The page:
NARI Clinic at Gadikhana Dr Kotnis Municipal Disp (Site 11602) CTU Grant: 1U01AI069417-01

University of Colorado Hospital CRS (Site 6101) CTU Grant: AI69450

The Ohio State University (Site 2301) CTU Grant: AI069474

Northwestern University CRS (Site 2701) CTU Grant: AI069471

University of Minnesota (Site 1501) CTU Grant: AI27661

Washington U CRS CTU (Site 2101) Grant: 1U01AI069495

Beth Israel Med. Ctr., ACTU (Site 2851) CTU Grant: AI46370

The Miriam Hospital (Site 2951) CTU Grant: AI069472-01

Duke University Medical Center CRS (Site 1601) CTU Grant: AI069484-06

University of Southern California CRS (Site 1201) CTU Grant: AI069428

Harbor-UCLA Medical Center (Site 603) CTU Grant: U01-A1 069424

UNC AIDS CRS (Site 3201) CTU Grant: AI069423; RR 025747; AI050410

Hospital of the University of Pennsylvania CRS (Site 6201) CTU Grant: U01-AI-AI69467-05; CFAR Grant: P30-AI-045008-12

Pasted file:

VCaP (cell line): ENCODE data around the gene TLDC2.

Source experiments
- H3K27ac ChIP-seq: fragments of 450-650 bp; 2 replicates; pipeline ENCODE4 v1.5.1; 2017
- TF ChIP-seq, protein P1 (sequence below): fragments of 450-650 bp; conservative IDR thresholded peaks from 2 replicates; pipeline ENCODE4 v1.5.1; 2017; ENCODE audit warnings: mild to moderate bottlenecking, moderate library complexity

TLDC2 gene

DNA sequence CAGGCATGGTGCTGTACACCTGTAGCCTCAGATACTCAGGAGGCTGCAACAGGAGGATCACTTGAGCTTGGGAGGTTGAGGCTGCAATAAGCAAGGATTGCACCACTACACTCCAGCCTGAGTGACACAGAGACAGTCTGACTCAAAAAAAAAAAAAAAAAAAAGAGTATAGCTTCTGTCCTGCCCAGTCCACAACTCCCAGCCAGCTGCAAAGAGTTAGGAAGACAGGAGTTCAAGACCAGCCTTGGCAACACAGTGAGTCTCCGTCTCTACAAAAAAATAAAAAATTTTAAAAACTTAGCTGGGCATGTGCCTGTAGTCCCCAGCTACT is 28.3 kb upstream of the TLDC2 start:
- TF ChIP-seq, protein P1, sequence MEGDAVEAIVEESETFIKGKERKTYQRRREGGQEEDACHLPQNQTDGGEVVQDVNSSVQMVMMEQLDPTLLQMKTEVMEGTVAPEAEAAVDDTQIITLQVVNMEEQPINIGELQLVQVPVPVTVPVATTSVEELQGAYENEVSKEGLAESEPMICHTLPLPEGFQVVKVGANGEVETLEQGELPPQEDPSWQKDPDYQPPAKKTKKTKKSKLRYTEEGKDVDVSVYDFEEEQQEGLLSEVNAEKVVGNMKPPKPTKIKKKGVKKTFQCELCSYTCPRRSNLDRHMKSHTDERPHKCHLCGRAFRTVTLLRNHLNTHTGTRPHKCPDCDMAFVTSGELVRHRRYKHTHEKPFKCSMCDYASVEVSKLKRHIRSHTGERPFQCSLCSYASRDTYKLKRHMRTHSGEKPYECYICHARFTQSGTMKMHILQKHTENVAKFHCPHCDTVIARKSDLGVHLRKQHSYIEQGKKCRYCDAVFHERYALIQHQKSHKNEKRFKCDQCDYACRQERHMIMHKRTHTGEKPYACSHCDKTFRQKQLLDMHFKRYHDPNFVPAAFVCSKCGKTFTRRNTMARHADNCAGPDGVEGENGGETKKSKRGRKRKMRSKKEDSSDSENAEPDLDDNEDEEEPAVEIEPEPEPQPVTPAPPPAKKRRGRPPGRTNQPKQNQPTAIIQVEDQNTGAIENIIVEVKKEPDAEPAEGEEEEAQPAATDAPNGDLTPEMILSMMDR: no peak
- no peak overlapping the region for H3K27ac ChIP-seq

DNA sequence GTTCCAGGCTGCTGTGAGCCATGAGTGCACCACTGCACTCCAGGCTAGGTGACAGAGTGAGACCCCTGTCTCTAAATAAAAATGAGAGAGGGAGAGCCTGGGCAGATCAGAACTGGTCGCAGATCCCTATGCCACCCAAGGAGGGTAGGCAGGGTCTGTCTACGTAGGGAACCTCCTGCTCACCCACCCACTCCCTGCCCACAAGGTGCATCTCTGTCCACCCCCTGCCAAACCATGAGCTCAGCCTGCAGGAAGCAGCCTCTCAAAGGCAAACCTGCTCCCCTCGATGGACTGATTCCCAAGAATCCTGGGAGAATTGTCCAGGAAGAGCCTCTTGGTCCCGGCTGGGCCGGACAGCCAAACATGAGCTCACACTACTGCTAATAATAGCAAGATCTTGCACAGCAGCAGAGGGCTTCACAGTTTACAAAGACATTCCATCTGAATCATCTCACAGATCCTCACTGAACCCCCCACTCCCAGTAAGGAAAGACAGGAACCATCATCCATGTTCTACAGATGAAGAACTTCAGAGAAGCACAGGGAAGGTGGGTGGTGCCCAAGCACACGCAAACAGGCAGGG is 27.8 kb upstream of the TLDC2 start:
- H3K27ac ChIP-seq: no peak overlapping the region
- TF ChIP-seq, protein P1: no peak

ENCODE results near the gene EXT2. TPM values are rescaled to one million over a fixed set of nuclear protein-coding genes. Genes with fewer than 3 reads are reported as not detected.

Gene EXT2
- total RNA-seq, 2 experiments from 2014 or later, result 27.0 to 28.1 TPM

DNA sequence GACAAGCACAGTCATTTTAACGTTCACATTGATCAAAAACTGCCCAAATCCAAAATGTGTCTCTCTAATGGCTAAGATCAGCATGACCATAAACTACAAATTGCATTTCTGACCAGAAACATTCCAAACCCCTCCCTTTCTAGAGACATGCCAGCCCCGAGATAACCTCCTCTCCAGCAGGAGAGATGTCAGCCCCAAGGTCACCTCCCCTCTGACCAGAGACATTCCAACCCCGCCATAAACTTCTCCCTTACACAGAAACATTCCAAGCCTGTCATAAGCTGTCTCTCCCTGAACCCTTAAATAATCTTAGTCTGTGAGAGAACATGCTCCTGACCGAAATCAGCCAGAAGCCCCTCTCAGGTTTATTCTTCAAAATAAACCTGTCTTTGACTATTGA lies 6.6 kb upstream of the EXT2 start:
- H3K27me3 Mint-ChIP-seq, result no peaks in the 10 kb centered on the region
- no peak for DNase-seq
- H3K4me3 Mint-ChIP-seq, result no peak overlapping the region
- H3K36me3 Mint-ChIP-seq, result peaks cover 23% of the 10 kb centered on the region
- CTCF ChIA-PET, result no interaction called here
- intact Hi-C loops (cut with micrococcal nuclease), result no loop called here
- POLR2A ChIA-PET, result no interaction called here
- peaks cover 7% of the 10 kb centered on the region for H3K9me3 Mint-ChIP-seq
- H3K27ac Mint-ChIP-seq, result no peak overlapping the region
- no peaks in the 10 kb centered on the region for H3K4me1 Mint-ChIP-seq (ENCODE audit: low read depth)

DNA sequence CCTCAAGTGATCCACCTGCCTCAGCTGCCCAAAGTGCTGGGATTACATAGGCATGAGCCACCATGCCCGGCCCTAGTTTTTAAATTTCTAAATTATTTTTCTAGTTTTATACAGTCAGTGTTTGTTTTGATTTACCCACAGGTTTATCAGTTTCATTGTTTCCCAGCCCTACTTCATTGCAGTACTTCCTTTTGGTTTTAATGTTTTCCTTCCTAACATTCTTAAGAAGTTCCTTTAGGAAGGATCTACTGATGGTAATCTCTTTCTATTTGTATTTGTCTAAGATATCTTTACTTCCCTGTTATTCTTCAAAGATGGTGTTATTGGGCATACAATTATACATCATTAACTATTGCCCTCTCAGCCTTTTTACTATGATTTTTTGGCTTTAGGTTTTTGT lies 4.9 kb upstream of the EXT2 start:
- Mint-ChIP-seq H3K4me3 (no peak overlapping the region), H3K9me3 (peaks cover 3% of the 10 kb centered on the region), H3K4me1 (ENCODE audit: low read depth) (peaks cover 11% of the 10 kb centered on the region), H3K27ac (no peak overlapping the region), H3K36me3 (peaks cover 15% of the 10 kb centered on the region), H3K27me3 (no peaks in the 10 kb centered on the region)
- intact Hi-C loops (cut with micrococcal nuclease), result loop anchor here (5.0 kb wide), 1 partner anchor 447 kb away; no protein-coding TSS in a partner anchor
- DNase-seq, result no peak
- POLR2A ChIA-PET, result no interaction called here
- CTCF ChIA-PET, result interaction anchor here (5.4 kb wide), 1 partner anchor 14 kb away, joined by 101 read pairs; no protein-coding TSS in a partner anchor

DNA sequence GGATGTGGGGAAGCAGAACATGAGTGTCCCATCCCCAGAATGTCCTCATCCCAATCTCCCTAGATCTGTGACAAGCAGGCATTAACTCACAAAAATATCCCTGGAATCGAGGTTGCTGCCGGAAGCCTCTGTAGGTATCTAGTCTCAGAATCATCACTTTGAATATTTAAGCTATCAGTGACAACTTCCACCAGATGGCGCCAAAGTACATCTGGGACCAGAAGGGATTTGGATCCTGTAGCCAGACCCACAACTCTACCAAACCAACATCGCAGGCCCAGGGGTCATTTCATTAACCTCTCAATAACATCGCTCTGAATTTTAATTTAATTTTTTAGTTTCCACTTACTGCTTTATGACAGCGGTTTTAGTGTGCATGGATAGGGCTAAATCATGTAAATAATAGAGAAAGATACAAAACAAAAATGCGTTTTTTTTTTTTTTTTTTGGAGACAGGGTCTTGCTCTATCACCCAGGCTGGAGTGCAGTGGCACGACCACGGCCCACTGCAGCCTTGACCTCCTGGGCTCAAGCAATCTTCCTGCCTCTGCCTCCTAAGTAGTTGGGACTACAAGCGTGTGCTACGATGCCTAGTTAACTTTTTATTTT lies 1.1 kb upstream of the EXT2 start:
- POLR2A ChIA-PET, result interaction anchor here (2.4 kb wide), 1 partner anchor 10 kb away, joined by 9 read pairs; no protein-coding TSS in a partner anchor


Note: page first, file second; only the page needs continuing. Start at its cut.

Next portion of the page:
HIV Prevention & Treatment CRS (Site 30329) CTU Grant: 1U01AI069470

Vanderbilt Therapeutics CRS (Site 3652) CTU Grant: U01-AI069439

Rush Univ. Med. Ctr. ACTG CRS (Site 2702) CTU Grant: 1U01AI069471-01

University of Texas, Galveston (Site 6301) Grant: AI32782

New York University/NYC HHC at Bellevue Hospital (Site 401) CTU Grant: Al-27665; Al069532

Christine Hurley, RN and Roberto Corales, DO-AIDS Care CRS (Site 1108) CTU Grant: U01AI069511-02 (as of 2/12/08); CTSI: UL1 RR 024160

UCLA CARE Center CRS (Site 0601) CTU Grant: 1U01AI069424-01

University of Rochester (Site 1101) CTU Grant: U01AI069511-02 (as of 2/12/08); CRC: UL1 RR 024160

Cook County Hospital CORE Center (Site 2705) CTU Grant:1U01AI069471-01

SSTAR, Family Healthcare Center (Site 2954) Grant: AI46381

Wake County Health and Human Services Clinical Research Site (Site 3206) CTU Grant: AI25868

University of Hawaii at Manoa, Leahi Hospital (Site 5201) Grant: AI34853

Todd Stroberg, R.N., and Christina Megill, PA-C. -Cornell CTU (Site 7804) CTU Grant # AI069419 CTSC# RR024996

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Conflicts of interest

There are no conflicts of interest.

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coinfection; global; hepatitis B virus; HIV